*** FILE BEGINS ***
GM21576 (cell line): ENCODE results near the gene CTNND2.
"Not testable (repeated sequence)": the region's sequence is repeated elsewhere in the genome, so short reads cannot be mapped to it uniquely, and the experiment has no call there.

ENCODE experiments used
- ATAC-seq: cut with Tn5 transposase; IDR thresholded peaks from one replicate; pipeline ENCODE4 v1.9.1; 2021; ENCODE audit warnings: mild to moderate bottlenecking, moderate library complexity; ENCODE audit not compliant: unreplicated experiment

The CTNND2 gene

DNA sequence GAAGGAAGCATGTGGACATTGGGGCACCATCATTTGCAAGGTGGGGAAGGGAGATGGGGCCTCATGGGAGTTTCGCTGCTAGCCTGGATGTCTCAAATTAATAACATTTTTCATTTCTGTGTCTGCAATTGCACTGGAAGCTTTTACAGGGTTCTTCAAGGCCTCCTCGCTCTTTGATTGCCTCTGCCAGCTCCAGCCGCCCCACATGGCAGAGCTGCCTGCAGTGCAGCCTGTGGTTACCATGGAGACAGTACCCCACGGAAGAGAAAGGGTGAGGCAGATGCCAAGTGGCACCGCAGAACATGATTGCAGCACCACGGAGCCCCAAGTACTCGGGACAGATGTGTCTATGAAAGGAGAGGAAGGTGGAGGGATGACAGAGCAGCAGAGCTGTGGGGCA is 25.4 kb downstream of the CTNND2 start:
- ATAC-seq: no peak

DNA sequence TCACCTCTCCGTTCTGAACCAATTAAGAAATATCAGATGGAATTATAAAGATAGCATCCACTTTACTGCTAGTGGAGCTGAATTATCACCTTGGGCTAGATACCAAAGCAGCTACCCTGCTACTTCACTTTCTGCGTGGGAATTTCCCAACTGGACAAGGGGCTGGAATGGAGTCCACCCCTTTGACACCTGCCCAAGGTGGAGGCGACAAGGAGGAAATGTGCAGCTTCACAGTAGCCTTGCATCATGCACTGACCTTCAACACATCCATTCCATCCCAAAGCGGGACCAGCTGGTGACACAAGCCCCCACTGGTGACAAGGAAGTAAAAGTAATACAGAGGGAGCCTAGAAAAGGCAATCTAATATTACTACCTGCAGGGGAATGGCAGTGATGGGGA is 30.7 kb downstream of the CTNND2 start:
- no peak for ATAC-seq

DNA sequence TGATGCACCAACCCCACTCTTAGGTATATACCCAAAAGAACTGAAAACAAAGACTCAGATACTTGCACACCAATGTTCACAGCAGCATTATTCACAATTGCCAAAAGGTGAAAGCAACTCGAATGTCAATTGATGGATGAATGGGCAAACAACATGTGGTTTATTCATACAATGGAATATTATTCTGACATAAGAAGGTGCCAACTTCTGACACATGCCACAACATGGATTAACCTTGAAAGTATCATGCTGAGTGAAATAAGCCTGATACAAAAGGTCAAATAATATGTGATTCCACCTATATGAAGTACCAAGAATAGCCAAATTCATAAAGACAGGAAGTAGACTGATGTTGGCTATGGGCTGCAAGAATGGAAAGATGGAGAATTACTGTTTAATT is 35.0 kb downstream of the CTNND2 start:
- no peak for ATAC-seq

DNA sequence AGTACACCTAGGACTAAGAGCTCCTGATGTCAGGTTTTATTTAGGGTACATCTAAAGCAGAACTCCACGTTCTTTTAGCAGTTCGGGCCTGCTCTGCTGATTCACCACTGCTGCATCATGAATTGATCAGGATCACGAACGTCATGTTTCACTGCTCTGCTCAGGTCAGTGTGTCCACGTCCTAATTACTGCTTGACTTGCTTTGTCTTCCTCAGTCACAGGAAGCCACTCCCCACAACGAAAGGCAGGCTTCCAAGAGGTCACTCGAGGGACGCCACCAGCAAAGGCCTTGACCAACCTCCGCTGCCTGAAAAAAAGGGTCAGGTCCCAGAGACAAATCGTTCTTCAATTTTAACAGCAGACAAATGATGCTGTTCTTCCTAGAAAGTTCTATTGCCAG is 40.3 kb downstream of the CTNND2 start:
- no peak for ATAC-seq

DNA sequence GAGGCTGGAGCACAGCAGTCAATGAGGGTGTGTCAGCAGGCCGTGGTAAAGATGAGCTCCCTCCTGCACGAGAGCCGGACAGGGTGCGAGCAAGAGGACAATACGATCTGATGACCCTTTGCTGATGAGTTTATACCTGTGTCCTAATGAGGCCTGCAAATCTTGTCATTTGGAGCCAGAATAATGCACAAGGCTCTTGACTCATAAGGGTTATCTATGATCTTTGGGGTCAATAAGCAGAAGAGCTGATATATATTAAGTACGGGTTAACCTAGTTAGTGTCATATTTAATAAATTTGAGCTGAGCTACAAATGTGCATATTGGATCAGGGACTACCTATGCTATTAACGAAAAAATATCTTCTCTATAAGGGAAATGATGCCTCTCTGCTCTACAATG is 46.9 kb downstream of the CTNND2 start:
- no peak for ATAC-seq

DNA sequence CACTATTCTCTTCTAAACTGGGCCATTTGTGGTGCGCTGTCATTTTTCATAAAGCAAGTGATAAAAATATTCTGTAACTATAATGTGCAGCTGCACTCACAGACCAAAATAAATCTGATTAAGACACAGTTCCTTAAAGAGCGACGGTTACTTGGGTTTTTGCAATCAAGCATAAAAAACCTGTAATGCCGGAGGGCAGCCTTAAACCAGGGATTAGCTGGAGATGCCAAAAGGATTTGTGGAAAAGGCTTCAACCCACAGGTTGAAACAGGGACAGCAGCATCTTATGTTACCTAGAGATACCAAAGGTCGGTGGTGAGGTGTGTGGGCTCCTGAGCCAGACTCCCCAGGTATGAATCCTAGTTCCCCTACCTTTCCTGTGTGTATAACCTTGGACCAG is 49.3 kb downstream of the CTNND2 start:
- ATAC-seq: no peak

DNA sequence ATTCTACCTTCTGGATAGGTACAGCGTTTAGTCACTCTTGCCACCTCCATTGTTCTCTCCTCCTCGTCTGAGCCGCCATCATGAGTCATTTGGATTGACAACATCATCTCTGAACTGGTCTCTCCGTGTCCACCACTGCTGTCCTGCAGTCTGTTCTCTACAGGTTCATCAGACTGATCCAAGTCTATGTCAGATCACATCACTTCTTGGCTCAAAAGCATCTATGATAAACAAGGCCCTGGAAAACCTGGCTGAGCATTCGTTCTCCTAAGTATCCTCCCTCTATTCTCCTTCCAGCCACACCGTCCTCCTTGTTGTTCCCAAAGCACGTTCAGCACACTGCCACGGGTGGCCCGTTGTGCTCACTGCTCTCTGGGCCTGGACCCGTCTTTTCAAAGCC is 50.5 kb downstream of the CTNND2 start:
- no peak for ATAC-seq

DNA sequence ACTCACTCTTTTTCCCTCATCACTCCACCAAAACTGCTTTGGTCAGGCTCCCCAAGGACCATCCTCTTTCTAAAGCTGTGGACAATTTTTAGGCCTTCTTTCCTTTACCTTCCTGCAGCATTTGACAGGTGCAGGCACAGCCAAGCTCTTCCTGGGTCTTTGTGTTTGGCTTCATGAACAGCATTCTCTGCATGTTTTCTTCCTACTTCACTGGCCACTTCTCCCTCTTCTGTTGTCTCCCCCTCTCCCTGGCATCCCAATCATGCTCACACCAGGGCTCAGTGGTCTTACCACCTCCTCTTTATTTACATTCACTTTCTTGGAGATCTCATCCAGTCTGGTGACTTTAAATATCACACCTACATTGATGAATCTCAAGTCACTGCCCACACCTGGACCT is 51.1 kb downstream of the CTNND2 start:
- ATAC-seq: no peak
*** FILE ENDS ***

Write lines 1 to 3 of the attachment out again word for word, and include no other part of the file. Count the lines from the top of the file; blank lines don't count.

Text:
GM21576 (cell line): ENCODE results near the gene CTNND2.
"Not testable (repeated sequence)": the region's sequence is repeated elsewhere in the genome, so short reads cannot be mapped to it uniquely, and the experiment has no call there.

ENCODE experiments used